Hollywood: A Season of Change

Courtesy+Marvel+Studio+and+Disney.+Black+Panther+nominated+for+Best+Picture
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Hollywood: A Season of Change

Courtesy Marvel Studio and Disney. Black Panther nominated for Best Picture

Courtesy Marvel Studio and Disney. Black Panther nominated for Best Picture

Photograph by Matt Kennedy-Marvel Studios

Courtesy Marvel Studio and Disney. Black Panther nominated for Best Picture

Photograph by Matt Kennedy-Marvel Studios

Photograph by Matt Kennedy-Marvel Studios

Courtesy Marvel Studio and Disney. Black Panther nominated for Best Picture

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Since the late nineteenth century, movies have served as a source of entertainment for the masses. Lighthearted films about love stories or made-up worlds have always allowed the public to take their mind off of their mundane daily routines and, while they seem absolutely harmless, they have much influence on the way our society thinks today.

Children grow up watching movies about princesses and their knights in shining armor like “Sleeping Beauty” or “Snow White and the Seven Dwarfs”, whose messages teach girls that they should aspire to be the “damsel in distress” so that a boy will one day “save” them. This is actually just encouraging boys to aspire to assert their dominance over women. When many of these boys and girls grow up, it is this patriarchal behavior that will remain the “norm.”

Families watch movies about other families and, as a result are influenced about what “normal” should look like. Most of the time, this ideal family consists of an upper middle class or upper class white, suburban family with a mom and a dad and two or more loving children.

Recently, perhaps more than ever, though, many movie makers and their viewers are realizing that these movie topics are shaping society in the wrong way.  Movies are shifting toward topics that empower women and capture stories of those who had typically been marginalized, turning minority voices into leading characters on the silver screen. 

This year, in particular, the screen-faces of Hollywood have changed dramatically, perhaps reflecting our changing world. Young, old, black, white, ferocious and timid, foreign and domestic. Tales of heroics, the mundane, frailty and crisis, opulent arrogance, aristocracy and tomfoolery, racism and empathy are all being viewed on our big screens.  Many of the movies featured in the 76th Golden Globe Awards showed this trend. This weekend’s 91st Academy Awards are clearly reflective of this change.

Photograph by Carlos Somonte, Courtesy Netflix via AP
Filmmaker Alfonso Cuaron and Yalitza Aparicio on the set of “Roma”

Throughout this award-season, “Roma”, a Mexican film directed by Alfonso Cuarón, has taken home big awards, including the Golden Globe for Best Foreign Language Film and Best Director. It tells the story of a year in the life of a middle-class family’s Native Mexican maid in Roma, a neighborhood of Mexico City, in the early 1970s. It is up for both Best Picture and Best Foreign Language Film, among other nominations, and has earned over $600 million at the box office.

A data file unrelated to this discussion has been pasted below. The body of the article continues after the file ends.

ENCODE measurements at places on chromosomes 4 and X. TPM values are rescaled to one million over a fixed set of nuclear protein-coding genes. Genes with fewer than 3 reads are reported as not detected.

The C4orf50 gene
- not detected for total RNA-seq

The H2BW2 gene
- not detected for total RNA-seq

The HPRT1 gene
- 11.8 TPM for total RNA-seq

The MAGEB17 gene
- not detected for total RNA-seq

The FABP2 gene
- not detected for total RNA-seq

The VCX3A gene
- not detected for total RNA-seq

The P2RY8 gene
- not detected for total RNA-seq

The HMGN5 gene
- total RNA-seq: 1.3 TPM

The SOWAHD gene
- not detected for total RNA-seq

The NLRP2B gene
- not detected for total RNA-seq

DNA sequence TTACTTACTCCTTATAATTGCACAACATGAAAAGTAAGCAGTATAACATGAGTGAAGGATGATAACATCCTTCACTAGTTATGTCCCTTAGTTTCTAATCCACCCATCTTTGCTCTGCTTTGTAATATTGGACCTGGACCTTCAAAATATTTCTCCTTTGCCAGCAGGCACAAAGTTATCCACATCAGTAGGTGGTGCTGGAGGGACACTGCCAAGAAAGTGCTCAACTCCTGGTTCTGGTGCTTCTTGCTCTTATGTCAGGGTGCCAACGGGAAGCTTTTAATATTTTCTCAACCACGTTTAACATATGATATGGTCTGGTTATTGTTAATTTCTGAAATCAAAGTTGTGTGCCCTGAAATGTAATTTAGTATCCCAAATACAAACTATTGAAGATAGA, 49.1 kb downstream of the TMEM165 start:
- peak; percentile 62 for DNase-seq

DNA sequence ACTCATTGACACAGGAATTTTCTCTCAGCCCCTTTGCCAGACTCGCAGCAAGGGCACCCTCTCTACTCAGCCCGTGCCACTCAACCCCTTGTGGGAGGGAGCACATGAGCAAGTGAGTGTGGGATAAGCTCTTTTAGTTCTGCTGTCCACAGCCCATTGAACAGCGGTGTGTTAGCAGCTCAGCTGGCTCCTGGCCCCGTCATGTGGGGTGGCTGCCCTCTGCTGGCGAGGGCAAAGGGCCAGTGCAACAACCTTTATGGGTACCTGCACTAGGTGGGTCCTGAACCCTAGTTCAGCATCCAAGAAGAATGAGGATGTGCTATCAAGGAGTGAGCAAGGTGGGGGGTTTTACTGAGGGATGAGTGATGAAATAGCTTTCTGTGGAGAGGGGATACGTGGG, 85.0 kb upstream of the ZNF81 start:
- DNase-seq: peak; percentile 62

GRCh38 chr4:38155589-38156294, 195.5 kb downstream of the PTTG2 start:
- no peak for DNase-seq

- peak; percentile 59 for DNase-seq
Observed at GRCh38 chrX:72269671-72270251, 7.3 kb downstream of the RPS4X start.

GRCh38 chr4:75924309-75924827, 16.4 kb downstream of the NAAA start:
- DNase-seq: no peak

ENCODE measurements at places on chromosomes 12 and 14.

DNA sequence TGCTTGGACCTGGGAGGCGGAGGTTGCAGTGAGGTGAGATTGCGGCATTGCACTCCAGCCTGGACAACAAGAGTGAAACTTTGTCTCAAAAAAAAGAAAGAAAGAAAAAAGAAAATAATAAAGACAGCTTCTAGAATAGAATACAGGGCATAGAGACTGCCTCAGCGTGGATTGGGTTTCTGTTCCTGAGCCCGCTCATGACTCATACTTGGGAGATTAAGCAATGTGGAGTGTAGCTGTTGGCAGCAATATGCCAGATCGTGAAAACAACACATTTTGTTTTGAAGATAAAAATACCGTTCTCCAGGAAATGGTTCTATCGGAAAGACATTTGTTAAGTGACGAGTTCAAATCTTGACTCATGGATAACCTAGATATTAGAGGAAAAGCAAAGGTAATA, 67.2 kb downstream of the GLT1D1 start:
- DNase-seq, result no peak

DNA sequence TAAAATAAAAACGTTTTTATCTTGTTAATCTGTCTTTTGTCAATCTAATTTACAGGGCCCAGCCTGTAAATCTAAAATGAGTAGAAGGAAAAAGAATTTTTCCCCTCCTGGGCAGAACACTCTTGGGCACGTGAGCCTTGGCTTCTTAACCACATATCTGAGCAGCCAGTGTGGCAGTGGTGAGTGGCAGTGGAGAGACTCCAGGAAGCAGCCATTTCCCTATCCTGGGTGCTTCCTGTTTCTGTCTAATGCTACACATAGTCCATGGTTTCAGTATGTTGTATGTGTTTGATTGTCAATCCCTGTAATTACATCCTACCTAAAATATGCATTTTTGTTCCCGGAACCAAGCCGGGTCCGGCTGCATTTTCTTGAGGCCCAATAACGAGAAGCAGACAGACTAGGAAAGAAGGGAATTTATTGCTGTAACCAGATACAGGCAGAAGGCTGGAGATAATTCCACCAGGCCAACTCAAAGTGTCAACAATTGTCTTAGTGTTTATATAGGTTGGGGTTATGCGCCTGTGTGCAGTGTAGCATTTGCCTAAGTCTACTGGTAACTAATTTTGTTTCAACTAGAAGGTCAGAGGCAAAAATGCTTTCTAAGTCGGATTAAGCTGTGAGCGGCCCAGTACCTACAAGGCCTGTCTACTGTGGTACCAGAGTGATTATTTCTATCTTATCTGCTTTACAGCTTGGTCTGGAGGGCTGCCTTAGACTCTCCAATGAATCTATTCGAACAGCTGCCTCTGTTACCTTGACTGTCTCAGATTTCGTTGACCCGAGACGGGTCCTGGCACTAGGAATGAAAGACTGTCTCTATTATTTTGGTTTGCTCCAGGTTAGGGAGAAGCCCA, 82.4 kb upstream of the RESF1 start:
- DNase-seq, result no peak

“Crazy Rich Asians” was up for a number of awards this season, but snubbed by the Oscars. It tells the story of the Young’s, a wealthy Chinese family living in the Philippines and the ideological struggles they face when Nicholas Young, the heir to the family’s fortune expresses his desire to marry a first-generation Chinese-American girl. This film is different from other romantic comedies, which usually center on the lives of white people living in a city in the United States or in Europe.

This push towards telling more diverse stories, with an emphasis on more realistic, often nuanced portrayals of characters we might not have seen in previous years can be seen in this year’s “Green Book” and “BlacKkKlansman.” Even “Black Panther,” while not so “nuanced,” is the first superhero movie ever nominated for Best Picture, and also boasts an all-black cast.  This is the face of this movement in Hollywood which truly doesn’t only represent Hollywood, but perhaps America as well.

Regardless of the results of Sunday night’s Oscars, the fact that movies telling the stories of these traditionally marginalized characters are even in contention at all (especially not too long after #oscarssowhite) is symbolic of the change that we will see happening across our nation, from the silver screen to the everyday.

The Academy Awards — or Oscars  — signify the end of the Hollywood awards season. The 91st Academy will air this Sunday night February 24th on ABC at 8pm. We’ll stay tuned to see if this trend continues.

 

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About the Writer
Sofia Paredes, Campus News Editor

Sofia Paredes is a junior at Miami Country Day School. She plays on the varsity girls water polo team and is also a part of the girls varsity swim team....

1 Comment

One Response to “Hollywood: A Season of Change”

  1. Mrs. Pla-Guzman on February 22nd, 2019 3:28 pm

    Great article Sofia! It was very well written and an interesting take on what’s happening in Hollywood. Representation is so important for us as a people. To see people of all walks of life on film, tv and on stage is vital. There is space for all different stories told from different perspectives that resemble the world around us.

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